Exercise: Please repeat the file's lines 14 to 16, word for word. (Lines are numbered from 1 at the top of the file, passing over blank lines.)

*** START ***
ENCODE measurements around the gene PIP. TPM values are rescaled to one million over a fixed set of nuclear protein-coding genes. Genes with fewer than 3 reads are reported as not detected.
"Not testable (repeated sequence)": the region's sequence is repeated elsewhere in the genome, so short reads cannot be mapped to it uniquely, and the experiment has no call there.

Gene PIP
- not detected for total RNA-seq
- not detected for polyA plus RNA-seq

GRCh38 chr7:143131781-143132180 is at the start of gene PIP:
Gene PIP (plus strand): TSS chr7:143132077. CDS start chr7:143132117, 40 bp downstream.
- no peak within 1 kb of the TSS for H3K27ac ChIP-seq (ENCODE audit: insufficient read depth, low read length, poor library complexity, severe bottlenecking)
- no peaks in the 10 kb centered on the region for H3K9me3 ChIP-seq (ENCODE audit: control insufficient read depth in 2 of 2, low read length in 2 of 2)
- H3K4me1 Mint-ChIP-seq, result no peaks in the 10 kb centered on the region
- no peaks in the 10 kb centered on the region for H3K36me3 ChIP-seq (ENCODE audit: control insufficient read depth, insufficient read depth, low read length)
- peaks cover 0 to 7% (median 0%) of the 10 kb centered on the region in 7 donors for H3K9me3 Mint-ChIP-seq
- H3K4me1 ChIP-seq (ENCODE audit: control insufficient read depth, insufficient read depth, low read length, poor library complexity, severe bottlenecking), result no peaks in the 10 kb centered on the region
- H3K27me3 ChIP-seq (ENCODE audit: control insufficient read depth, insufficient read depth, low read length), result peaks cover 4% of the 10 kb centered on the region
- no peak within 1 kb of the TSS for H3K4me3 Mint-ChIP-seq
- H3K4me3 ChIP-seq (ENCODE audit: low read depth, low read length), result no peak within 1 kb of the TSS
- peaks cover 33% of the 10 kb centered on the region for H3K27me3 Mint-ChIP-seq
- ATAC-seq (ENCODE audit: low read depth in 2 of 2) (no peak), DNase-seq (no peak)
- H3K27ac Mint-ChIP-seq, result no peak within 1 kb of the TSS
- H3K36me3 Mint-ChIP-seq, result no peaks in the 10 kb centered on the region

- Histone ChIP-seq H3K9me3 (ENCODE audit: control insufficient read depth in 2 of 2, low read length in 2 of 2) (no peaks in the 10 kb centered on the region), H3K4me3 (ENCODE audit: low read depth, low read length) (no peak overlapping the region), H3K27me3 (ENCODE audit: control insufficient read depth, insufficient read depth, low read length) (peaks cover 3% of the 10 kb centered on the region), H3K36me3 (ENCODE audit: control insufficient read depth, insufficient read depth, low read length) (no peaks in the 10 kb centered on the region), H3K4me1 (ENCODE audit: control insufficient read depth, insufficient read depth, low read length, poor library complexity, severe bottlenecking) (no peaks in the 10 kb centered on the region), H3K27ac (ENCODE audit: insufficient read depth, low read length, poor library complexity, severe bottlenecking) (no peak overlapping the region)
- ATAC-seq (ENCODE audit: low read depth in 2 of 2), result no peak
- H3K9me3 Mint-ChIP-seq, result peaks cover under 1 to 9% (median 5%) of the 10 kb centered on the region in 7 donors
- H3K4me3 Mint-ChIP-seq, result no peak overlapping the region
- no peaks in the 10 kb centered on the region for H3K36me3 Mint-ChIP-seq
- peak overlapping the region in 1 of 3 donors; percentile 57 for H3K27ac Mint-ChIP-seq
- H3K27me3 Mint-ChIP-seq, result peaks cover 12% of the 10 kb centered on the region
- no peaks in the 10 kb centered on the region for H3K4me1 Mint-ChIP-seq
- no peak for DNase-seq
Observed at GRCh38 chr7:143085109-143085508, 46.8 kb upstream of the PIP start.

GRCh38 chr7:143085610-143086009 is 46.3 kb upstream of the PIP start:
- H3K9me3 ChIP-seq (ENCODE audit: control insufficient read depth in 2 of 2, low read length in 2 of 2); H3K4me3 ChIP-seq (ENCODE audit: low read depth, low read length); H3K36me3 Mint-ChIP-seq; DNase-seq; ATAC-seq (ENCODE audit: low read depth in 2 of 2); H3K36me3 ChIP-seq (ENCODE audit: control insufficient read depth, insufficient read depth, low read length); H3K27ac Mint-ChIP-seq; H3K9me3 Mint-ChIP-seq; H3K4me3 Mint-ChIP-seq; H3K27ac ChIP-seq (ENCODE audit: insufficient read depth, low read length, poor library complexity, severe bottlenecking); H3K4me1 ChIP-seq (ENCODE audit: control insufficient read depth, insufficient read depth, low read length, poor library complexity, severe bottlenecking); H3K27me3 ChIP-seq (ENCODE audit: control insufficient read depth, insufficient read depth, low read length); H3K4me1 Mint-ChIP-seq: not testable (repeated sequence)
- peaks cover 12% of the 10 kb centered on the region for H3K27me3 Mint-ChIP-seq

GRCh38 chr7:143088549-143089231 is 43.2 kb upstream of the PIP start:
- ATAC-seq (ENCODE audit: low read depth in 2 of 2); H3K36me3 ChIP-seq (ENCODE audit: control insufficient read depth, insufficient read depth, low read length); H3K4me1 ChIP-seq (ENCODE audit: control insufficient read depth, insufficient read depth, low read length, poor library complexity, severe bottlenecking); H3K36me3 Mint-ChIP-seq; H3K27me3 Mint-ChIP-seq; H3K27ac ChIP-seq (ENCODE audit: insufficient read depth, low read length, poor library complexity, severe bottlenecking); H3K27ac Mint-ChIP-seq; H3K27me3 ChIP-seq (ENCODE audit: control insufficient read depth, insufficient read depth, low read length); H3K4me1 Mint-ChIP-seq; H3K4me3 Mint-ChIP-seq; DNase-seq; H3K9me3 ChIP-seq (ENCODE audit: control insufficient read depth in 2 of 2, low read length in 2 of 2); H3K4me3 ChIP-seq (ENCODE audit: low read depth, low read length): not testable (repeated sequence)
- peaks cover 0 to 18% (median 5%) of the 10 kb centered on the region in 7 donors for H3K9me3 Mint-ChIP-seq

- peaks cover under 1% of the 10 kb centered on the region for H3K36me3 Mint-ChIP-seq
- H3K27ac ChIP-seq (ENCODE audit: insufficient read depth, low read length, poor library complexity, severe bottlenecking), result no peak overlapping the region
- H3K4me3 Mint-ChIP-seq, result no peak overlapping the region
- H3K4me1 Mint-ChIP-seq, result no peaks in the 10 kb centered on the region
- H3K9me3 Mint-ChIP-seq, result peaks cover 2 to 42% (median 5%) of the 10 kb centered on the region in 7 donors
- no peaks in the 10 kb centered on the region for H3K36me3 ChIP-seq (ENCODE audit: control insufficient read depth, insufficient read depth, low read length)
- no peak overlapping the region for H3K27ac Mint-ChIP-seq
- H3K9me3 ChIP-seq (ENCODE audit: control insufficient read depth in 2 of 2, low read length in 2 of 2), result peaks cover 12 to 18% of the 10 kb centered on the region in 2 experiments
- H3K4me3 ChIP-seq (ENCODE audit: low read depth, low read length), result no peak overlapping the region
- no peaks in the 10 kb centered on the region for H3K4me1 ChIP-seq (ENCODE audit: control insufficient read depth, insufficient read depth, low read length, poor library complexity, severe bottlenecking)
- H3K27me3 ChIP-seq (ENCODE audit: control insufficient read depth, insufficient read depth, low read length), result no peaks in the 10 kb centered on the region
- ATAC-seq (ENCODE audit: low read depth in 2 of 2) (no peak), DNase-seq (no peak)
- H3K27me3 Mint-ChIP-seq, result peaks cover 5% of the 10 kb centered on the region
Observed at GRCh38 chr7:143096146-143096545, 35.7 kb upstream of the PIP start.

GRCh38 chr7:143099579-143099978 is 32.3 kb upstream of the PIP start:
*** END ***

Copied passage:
- H3K27me3 ChIP-seq (ENCODE audit: control insufficient read depth, insufficient read depth, low read length), result peaks cover 4% of the 10 kb centered on the region
- no peak within 1 kb of the TSS for H3K4me3 Mint-ChIP-seq
- H3K4me3 ChIP-seq (ENCODE audit: low read depth, low read length), result no peak within 1 kb of the TSS